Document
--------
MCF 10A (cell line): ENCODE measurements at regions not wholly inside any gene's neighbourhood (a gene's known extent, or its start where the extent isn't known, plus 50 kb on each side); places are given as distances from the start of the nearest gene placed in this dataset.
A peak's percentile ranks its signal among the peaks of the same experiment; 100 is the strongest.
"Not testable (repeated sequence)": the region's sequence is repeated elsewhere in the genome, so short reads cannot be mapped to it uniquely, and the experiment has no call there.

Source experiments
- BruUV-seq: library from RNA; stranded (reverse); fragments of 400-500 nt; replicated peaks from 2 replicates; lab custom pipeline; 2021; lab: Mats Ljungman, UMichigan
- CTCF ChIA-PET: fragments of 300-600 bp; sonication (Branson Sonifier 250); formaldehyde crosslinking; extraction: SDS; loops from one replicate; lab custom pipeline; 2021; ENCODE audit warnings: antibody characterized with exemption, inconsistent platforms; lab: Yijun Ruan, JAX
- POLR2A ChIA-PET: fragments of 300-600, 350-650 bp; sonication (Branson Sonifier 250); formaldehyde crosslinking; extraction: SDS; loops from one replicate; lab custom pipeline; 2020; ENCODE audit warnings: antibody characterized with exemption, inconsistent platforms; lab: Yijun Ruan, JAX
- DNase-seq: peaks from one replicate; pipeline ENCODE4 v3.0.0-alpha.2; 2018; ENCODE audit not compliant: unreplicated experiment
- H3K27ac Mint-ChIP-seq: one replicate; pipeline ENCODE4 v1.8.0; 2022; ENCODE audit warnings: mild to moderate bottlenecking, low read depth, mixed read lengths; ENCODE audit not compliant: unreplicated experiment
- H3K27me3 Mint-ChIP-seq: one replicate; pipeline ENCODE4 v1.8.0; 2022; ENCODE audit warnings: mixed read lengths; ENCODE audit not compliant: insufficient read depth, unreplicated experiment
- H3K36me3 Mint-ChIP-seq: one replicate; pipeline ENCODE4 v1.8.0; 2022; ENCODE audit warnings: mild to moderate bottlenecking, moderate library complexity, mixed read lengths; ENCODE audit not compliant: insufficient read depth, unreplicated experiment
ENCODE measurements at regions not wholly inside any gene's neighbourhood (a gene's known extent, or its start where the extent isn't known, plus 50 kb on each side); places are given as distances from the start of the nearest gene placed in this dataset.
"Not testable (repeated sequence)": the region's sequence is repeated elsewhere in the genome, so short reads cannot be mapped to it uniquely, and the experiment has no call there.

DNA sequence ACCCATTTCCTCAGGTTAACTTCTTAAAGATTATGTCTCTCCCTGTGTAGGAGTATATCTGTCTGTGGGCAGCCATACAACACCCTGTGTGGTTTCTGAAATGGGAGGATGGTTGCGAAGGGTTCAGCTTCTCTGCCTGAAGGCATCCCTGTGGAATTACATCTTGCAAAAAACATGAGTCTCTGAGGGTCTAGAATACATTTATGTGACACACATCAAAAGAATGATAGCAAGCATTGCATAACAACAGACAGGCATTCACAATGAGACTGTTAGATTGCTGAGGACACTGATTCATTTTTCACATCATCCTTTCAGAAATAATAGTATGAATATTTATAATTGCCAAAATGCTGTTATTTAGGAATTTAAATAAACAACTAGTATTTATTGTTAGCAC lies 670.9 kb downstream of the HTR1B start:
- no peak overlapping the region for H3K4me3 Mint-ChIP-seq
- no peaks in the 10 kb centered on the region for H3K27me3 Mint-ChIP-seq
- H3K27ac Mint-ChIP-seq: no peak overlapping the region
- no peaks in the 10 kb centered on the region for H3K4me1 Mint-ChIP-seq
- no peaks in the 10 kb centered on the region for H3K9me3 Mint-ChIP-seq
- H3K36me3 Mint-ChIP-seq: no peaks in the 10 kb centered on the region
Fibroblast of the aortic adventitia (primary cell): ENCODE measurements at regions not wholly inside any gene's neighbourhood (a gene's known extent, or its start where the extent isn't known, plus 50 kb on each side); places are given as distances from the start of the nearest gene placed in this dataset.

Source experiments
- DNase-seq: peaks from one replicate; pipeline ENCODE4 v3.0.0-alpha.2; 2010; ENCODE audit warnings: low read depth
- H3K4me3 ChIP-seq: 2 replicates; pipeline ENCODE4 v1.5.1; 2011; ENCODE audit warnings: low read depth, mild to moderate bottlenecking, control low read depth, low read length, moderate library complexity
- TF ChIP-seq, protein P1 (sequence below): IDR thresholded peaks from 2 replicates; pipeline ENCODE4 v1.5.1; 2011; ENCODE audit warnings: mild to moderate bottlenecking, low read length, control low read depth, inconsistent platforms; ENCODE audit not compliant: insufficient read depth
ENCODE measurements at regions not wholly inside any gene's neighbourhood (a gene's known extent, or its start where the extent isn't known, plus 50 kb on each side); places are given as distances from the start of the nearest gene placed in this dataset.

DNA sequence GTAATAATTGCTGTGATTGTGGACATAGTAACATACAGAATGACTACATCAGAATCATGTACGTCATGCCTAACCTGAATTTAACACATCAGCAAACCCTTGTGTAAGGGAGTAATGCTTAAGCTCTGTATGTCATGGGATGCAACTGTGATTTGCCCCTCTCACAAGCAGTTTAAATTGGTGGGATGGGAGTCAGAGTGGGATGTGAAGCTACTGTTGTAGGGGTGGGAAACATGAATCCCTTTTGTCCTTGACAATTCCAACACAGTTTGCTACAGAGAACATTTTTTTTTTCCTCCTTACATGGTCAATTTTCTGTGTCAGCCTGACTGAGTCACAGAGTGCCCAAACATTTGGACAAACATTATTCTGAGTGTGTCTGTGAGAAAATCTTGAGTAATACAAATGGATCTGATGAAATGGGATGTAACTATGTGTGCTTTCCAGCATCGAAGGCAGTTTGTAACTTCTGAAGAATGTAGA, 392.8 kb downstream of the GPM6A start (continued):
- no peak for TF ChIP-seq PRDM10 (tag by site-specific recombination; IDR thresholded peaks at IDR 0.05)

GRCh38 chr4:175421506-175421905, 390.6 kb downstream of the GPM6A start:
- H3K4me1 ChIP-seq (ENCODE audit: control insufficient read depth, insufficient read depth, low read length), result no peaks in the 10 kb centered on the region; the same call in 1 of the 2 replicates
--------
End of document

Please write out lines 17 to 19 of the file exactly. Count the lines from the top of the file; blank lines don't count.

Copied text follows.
- H3K27ac Mint-ChIP-seq: no peak overlapping the region
- no peaks in the 10 kb centered on the region for H3K4me1 Mint-ChIP-seq
- no peaks in the 10 kb centered on the region for H3K9me3 Mint-ChIP-seq